Comparing temperature data sources for use in species distribution models: From in‐situ logging to remote sensing
|Author(s)||Lembrechts Jonas J.1, Lenoir Jonathan2, Roth Nina3, Hattab Tarek2, 4, Milbau Ann5, Haider Sylvia6, 7, Pellissier Loïc8, 9, Pauchard Aníbal10, 11, Ratier Backes Amanda6, 7, Dimarco Romina D.12, Nuñez Martin A.13, Aalto Juha14, 15, Nijs Ivan1, Bates Amanda|
|Affiliation(s)||1 : Centre of Excellence Plants and Ecosystems (PLECO) University of Antwerp Wilrijk, Belgium
2 : UR “Ecologie et Dynamique des Systèmes Anthropisés” (EDYSAN, UMR 7058 CNRS‐UPJV) Université de Picardie Jules Verne Amiens Cedex 1 ,France
3 : Biogeography and Geomatics, Department of Physical Geography Stockholm University Stockholm ,Sweden
4 : MARBEC (IRD, Ifremer, Université de Montpellier, CNRS) Sète Cedex ,France
5 : Research Institute for Nature and Forest – INBO Brussels, Belgium
6 : Institute of Biology/Geobotany and Botanical Garden Martin Luther University Halle‐Wittenberg Halle (Saale) ,Germany
7 : German Centre for Integrative Biodiversity Research (iDiv) Halle‐Jena‐Leipzig Leipzig, Germany
8 : Landscape Ecology, Institute of Terrestrial Ecosystems, Department of Environmental Systems Science ETH Zürich Zürich ,Switzerland
9 : Swiss Federal Research Institute WSL Birmensdorf ,Switzerland
10 : Laboratorio de Invasiones Biológicas, Facultad de Ciencias Forestales Universidad de Concepción Concepción ,Chile
11 : Institute of Ecology and Biodiversity (IEB) Santiago, Chile
12 : Grupo de Ecología de Poblaciones de Insectos INTA‐CONICET Bariloche, Argentina
13 : Grupo de Ecología de Invasiones INIBIOMA, CONICET‐Universidad Nacional del Comahue Bariloche ,Argentina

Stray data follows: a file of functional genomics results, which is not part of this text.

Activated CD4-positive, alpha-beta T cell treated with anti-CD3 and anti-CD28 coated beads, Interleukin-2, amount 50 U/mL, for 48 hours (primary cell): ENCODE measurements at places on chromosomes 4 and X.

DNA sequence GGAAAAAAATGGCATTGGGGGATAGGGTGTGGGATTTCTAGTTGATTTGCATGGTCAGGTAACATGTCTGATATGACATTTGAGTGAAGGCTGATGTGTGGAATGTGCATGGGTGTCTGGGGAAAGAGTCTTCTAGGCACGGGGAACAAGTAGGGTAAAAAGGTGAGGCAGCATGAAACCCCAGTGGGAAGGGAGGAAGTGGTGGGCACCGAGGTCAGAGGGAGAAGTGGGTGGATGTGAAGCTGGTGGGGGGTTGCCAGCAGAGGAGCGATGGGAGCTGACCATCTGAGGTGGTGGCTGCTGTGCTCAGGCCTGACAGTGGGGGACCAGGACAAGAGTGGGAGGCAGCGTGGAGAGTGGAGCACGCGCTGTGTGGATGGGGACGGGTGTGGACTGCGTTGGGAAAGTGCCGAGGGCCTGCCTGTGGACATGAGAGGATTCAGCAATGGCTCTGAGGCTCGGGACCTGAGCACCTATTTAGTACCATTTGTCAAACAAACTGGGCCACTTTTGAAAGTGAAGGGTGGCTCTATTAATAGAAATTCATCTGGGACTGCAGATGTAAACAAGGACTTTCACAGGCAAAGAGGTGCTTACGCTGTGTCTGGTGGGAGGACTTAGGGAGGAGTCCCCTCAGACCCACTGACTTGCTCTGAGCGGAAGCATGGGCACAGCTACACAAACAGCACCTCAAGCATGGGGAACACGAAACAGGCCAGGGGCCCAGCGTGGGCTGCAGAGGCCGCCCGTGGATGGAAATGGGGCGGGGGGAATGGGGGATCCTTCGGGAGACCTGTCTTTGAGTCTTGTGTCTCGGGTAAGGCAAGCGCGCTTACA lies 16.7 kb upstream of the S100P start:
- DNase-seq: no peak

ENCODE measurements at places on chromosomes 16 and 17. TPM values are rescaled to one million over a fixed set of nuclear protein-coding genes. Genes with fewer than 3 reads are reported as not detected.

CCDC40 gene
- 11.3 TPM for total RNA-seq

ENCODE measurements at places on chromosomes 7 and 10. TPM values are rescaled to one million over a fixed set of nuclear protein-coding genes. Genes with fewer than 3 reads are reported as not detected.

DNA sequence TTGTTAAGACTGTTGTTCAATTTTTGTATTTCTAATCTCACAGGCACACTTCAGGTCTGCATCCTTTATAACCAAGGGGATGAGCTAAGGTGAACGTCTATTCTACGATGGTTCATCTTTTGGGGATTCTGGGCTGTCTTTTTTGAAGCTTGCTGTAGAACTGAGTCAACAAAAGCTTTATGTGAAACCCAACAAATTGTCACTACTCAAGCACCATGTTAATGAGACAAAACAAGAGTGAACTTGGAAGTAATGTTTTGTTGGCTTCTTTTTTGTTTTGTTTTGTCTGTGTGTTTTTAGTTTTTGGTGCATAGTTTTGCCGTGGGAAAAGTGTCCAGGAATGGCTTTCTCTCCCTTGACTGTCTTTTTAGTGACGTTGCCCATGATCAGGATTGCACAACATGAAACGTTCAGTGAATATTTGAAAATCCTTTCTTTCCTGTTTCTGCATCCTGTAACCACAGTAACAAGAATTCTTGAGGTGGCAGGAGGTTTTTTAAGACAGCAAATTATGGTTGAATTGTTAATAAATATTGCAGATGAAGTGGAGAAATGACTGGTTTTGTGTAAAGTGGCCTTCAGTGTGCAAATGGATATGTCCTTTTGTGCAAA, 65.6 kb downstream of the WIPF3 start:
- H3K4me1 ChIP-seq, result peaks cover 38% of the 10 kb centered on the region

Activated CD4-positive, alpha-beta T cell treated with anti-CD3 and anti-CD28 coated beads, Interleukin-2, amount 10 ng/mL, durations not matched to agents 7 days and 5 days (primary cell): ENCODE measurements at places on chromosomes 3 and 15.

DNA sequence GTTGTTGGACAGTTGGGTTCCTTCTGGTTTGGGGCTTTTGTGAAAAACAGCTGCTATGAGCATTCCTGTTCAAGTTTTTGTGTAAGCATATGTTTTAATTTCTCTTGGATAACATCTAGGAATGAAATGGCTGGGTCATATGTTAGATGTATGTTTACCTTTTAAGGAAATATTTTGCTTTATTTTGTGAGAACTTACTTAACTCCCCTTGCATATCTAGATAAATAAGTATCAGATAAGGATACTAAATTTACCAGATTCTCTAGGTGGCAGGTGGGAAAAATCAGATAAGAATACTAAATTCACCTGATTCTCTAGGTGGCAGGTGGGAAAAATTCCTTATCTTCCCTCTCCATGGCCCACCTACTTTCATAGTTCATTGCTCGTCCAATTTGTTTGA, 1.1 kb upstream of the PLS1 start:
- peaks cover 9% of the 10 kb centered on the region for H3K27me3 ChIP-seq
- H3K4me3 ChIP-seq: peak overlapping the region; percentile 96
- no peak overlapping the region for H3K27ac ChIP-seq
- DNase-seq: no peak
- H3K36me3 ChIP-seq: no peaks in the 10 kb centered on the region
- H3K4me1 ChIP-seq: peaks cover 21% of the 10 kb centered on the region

14 : The Department of Geosciences and Geography FIN‐00014 University of Helsinki Helsinki, Finland
15 : Finnish Meteorological Institute Helsinki, Finland
|Source||Global Ecology And Biogeography (1466-822X) (Wiley), 2019-11 , Vol. 28 , N. 11 , P. 1578-1596|
|WOS© Times Cited||40|
|Keyword(s)||bioclimatic envelope modelling, bioclimatic variables, climate change, growth forms, land surface temperature, microclimate, mountains, soil temperature, species distribution modelling|
Although species distribution models (SDMs) traditionally link species occurrences to free‐air temperature data at coarse spatio‐temporal resolution, the distribution of organisms might instead be driven by temperatures more proximal to their habitats. Several solutions are currently available, such as downscaled or interpolated coarse‐grained free‐air temperatures, satellite‐measured land surface temperatures (LST) or in‐situ‐measured soil temperatures. A comprehensive comparison of temperature data sources and their performance in SDMs is, however, currently lacking.
Major taxa studied
We evaluated different sources of temperature data (WorldClim, CHELSA, MODIS, E‐OBS, topoclimate and soil temperature from miniature data loggers), differing in spatial resolution (from 1″ to 0.1°), measurement focus (free‐air, ground‐surface or soil temperature) and temporal extent (year‐long versus long‐term averages), and used them to fit SDMs for 50 plant species with different growth forms in a high‐latitudinal mountain region.
Differences between these temperature data sources originating from measurement focus and temporal extent overshadow the effects of temporal climatic differences and spatio‐temporal resolution, with elevational lapse rates ranging from −0.6°C per 100 m for long‐term free‐air temperature data to −0.2°C per 100 m for in‐situ soil temperatures. Most importantly, we found that the performance of the temperature data in SDMs depended on the growth forms of species. The use of in‐situ soil temperatures improved the explanatory power of our SDMs (R2 on average +16%), especially for forbs and graminoids (R2 +24 and +21% on average, respectively) compared with the other data sources.
We suggest that future studies using SDMs should use the temperature dataset that best reflects the ecology of the species, rather than automatically using coarse‐grained data from WorldClim or CHELSA.